The psychological information were evaluated in three domains: (a) perceived psychological stress before and after the COVID-19 pandemic using a visual analog scale, (b) seeking psychological knowledge following the COVID-19 outbreak, and (c) degree of access to information about psychological interventions during the pandemic. Item 9 of the Patient Health Questionnaire-9 was used to assess the presence of suicidal ideation as follows: “Over the last two weeks, how often have you been bothered by thoughts that you would be better off dead, or of hurting yourself in some way?” The response options were “not at all,” “several days,” “more than half the days,” and “nearly every day.” Suicidal ideation was defined as positive if respondents answered, “several days,” “more than half the days,” and “nearly every day,” or negative if answered “not at all” [Reference Rotenstein, Ramos, Torre, Segal, Peluso and Guille30,Reference Rossom, Coleman, Ahmedani, Beck, Johnson and Oliver31]. In addition, according to the various degrees of suicidal ideation, the participants with suicidal ideation were further divided into three groups: seldom (several days), often (more than half the days), and always (nearly every day) suicidal ideation.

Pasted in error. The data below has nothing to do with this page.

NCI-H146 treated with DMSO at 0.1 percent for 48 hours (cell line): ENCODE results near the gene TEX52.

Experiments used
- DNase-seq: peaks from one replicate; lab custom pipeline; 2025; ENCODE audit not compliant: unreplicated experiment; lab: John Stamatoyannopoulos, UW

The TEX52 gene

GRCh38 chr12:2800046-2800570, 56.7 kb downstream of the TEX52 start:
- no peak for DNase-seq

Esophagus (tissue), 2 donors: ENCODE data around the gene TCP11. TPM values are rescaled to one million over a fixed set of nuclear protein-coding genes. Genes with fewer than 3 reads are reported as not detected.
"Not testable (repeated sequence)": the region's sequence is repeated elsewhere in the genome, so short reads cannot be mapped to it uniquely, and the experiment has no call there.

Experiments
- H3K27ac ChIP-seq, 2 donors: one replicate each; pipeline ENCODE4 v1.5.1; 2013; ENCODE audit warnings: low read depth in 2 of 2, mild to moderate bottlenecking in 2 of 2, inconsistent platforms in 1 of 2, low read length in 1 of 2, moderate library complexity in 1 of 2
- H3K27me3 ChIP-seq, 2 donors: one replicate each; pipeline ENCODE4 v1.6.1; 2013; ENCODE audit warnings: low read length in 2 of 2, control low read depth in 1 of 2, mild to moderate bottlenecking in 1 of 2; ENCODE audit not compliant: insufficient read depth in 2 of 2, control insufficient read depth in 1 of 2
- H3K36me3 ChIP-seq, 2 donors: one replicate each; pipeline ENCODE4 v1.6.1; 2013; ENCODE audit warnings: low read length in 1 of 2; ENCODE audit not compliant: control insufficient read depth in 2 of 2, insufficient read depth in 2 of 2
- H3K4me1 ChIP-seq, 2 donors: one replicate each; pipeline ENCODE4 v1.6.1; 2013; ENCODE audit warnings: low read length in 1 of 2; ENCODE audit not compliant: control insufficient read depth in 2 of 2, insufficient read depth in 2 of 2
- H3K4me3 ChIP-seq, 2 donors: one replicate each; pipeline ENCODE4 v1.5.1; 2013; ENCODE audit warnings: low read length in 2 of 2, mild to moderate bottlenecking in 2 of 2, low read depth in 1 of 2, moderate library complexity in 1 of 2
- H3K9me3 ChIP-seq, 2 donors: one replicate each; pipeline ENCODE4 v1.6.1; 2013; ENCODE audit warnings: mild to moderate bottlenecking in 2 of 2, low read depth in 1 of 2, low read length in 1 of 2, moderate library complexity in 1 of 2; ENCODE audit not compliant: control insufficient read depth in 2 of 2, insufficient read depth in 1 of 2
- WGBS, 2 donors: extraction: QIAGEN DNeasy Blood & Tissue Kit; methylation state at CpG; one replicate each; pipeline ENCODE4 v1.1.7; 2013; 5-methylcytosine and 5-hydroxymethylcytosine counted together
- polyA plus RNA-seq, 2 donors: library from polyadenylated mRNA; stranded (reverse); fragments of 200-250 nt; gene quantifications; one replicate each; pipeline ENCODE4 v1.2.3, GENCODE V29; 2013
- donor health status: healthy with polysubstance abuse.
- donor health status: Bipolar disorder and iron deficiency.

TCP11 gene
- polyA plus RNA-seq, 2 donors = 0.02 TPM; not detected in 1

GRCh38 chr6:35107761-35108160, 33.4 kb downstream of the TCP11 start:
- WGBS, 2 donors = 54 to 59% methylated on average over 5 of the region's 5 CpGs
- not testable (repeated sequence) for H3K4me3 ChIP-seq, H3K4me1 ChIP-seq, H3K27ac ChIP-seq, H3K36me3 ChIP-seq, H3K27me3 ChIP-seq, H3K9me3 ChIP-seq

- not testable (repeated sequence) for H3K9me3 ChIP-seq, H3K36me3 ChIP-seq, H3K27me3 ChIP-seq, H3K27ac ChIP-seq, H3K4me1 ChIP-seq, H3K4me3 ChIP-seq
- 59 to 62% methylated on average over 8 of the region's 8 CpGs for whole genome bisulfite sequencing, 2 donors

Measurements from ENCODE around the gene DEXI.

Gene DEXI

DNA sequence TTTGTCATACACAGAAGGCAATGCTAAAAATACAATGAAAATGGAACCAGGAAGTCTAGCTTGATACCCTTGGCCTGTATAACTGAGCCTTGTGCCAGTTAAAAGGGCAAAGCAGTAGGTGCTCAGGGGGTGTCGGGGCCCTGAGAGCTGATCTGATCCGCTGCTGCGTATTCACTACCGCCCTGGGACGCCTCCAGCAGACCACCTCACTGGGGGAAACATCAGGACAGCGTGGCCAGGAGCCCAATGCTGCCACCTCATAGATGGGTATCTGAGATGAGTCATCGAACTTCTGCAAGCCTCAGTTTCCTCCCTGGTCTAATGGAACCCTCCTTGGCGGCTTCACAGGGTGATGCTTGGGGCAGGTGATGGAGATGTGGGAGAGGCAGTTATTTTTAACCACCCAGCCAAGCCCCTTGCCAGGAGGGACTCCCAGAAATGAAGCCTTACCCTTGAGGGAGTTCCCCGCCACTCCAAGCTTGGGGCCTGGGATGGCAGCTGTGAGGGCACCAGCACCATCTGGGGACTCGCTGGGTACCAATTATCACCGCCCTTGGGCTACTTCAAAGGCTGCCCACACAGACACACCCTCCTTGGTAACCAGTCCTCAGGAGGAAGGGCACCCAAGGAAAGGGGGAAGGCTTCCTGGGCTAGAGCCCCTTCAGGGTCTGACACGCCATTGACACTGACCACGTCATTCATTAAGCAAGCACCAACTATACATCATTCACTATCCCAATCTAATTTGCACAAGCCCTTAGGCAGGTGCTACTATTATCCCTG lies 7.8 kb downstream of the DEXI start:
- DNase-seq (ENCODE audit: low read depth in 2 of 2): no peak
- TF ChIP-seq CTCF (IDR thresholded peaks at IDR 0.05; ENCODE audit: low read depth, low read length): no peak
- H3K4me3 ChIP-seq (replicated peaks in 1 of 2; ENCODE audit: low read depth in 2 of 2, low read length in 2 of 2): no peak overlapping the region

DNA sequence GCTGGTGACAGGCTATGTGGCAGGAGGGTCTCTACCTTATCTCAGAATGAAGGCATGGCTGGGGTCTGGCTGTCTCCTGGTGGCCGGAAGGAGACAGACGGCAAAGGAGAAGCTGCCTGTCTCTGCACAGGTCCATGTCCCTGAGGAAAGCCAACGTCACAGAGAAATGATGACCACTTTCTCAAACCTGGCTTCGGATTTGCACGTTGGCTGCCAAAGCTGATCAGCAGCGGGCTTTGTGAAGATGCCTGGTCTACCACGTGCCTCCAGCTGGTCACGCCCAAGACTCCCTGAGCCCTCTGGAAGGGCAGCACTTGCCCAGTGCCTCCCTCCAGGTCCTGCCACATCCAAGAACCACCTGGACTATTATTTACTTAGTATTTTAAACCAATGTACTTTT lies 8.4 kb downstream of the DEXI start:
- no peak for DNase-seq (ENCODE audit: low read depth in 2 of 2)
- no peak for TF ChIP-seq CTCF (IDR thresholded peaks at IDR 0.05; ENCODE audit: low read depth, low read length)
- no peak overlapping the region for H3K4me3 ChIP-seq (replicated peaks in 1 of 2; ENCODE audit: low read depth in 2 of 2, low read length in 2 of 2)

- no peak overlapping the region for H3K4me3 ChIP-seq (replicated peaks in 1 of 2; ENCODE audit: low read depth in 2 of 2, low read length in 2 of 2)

Descriptive statistics were used to present demographic, COVID-19-related, and psychological data. Means with standard deviations were used to describe continuous variables, and numbers with percentages were used to describe categorical variables. The prevalence with 95% confidence interval (CI) of suicidal ideation in different demographic characteristics and COVID-19-related factors was reported by gender. Tests of χ 2 were used to assess statistical differences in categorical variables. The associations between suicidal ideation and relevant covariates were analyzed using the multivariable logistic regression model, and factors associated with the severity of suicidal ideation were examined using ordinal logistic regression analysis. In addition, the participants were divided into three groups based on their changes in psychological stress after the COVID-19 pandemic, and potential factors associated with suicidal ideation in each group were explored using multivariable logistic regression analysis. Multivariable adjusted odds ratios (ORs) with 95% CIs were reported. Data analyses were conducted using the SPSS 20 software. All tests were two-sided, with p-value less than 0.05, considered significant.